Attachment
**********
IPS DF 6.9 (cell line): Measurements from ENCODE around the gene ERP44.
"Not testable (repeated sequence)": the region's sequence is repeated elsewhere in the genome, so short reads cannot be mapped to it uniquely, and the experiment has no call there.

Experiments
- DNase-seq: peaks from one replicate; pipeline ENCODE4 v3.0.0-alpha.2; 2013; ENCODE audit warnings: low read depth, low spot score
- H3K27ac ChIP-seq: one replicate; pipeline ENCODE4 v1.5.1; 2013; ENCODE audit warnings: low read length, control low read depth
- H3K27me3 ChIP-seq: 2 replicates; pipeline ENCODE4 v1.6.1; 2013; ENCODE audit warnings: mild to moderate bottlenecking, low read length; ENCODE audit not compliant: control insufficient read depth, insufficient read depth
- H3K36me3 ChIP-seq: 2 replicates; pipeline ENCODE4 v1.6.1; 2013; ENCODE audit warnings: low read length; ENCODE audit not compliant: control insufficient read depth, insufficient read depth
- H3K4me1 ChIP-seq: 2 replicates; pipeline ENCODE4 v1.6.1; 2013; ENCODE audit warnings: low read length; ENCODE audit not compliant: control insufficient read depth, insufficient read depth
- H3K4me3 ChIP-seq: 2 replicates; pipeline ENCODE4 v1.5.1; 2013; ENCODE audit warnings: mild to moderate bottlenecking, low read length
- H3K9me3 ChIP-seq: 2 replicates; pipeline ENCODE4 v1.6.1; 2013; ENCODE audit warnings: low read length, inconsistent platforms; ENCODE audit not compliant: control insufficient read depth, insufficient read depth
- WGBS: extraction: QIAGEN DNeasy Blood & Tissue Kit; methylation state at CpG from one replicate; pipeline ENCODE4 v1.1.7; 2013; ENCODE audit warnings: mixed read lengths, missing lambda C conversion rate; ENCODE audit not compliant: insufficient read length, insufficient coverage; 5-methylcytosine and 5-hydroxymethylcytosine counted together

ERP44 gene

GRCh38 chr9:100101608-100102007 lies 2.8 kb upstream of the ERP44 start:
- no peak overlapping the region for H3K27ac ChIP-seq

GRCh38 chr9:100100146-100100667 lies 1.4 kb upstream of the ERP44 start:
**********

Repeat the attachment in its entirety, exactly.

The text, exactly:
IPS DF 6.9 (cell line): Measurements from ENCODE around the gene ERP44.
"Not testable (repeated sequence)": the region's sequence is repeated elsewhere in the genome, so short reads cannot be mapped to it uniquely, and the experiment has no call there.

Experiments
- DNase-seq: peaks from one replicate; pipeline ENCODE4 v3.0.0-alpha.2; 2013; ENCODE audit warnings: low read depth, low spot score
- H3K27ac ChIP-seq: one replicate; pipeline ENCODE4 v1.5.1; 2013; ENCODE audit warnings: low read length, control low read depth
- H3K27me3 ChIP-seq: 2 replicates; pipeline ENCODE4 v1.6.1; 2013; ENCODE audit warnings: mild to moderate bottlenecking, low read length; ENCODE audit not compliant: control insufficient read depth, insufficient read depth
- H3K36me3 ChIP-seq: 2 replicates; pipeline ENCODE4 v1.6.1; 2013; ENCODE audit warnings: low read length; ENCODE audit not compliant: control insufficient read depth, insufficient read depth
- H3K4me1 ChIP-seq: 2 replicates; pipeline ENCODE4 v1.6.1; 2013; ENCODE audit warnings: low read length; ENCODE audit not compliant: control insufficient read depth, insufficient read depth
- H3K4me3 ChIP-seq: 2 replicates; pipeline ENCODE4 v1.5.1; 2013; ENCODE audit warnings: mild to moderate bottlenecking, low read length
- H3K9me3 ChIP-seq: 2 replicates; pipeline ENCODE4 v1.6.1; 2013; ENCODE audit warnings: low read length, inconsistent platforms; ENCODE audit not compliant: control insufficient read depth, insufficient read depth
- WGBS: extraction: QIAGEN DNeasy Blood & Tissue Kit; methylation state at CpG from one replicate; pipeline ENCODE4 v1.1.7; 2013; ENCODE audit warnings: mixed read lengths, missing lambda C conversion rate; ENCODE audit not compliant: insufficient read length, insufficient coverage; 5-methylcytosine and 5-hydroxymethylcytosine counted together

ERP44 gene

GRCh38 chr9:100101608-100102007 lies 2.8 kb upstream of the ERP44 start:
- no peak overlapping the region for H3K27ac ChIP-seq

GRCh38 chr9:100100146-100100667 lies 1.4 kb upstream of the ERP44 start: